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    Huge rise in 18-24-year-olds drinking low and no alcohol products, survey finds

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    A new survey has revealed the rise in popularity of low and no alcohol alternatives, with young adults now the biggest consumers.

    The Portman Group’s sixth annual survey in partnership with YouGov has shown that nearly half (44 per cent) of 18-24-year-olds consider themselves either an occasional or regular drinker of alcohol alternatives, compared to 31 per cent in 2022.

    Trends also show that the younger generation are now the most sober age group overall, with 39 per cent of 18-24-year-olds not drinking alcohol at all.

    The results show how low and no alcohol products have contributed to increasing moderation among UK drinkers – with a rise in respondents who have seen their alcohol consumption decrease as a result of these products (23 per cent compared to 21 per cent in 2022) and over a third (35 per cent) of those surveyed now consider themselves an occasional or regular drinker of alcohol alternatives – a significant increase from 2022 (29 per cent).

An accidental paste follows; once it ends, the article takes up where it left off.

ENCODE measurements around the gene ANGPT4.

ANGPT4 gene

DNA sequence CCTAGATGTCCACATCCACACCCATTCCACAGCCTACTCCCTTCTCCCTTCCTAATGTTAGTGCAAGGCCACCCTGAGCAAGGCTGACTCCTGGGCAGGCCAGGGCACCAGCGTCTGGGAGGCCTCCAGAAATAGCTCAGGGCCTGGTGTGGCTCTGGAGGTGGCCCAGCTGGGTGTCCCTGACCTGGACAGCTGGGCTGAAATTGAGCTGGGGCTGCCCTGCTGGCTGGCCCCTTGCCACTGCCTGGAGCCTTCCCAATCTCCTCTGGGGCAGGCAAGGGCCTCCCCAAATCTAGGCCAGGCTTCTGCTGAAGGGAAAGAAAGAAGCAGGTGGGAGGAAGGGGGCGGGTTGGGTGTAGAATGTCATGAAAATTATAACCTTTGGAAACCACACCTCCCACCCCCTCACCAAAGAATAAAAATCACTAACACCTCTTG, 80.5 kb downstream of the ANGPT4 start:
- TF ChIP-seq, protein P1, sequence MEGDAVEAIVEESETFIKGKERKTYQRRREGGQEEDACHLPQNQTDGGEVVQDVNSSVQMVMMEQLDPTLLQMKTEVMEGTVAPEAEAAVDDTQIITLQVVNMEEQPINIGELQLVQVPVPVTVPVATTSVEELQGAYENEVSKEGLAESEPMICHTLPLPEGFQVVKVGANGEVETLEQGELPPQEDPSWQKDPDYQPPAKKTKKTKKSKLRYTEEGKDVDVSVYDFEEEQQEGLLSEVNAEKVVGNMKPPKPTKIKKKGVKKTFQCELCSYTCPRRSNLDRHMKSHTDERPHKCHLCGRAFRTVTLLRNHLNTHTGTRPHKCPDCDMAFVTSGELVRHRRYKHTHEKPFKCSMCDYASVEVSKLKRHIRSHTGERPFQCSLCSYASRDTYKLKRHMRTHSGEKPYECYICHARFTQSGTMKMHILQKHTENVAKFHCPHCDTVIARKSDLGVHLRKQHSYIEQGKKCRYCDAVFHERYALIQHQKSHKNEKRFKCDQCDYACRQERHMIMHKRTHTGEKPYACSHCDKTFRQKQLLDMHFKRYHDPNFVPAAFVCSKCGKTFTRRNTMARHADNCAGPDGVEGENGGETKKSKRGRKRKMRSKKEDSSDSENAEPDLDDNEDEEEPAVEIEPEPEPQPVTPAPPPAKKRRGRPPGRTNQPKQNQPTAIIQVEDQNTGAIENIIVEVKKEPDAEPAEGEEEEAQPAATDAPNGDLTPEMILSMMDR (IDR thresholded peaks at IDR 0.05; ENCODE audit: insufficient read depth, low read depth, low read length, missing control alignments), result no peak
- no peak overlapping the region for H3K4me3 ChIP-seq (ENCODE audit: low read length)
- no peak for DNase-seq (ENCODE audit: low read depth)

The Portman Group said its research continues to tell a positive story of how low and no products have become an important and normal part of how the UK public moderate their drinking and tackle potential harm – with three quarters (75 per cent) of UK drinkers having at least tried a low and no alcohol alternative, compared to a third (33 per cent) of non-drinkers.

    For the sixth year in a row the most popular reasons to drink alcohol alternatives are to avoid drinking excessively at social events and being able to drive home.

    Of those who could recall, UK consumers most often drink these products alternating with alcohol or on drink free days during the week and 83 per cent first tried an alcohol alternative through a product which shared branding with an alcoholic product.

    “It is welcome to see a further rise in the popularity of low and no alcohol alternatives as well as further evidence of how they are an important tool to help UK drinkers, particularly younger adults, to drink responsibly,” Matt Lambert, chief executive of the Portman Group, said.

    “The availability of alcohol alternatives has never been more abundant, and we eagerly await the outcome of the recent UK Government consultation on low alcohol descriptors, which we hope will further facilitate the growth of the UK low and no alcohol market.”

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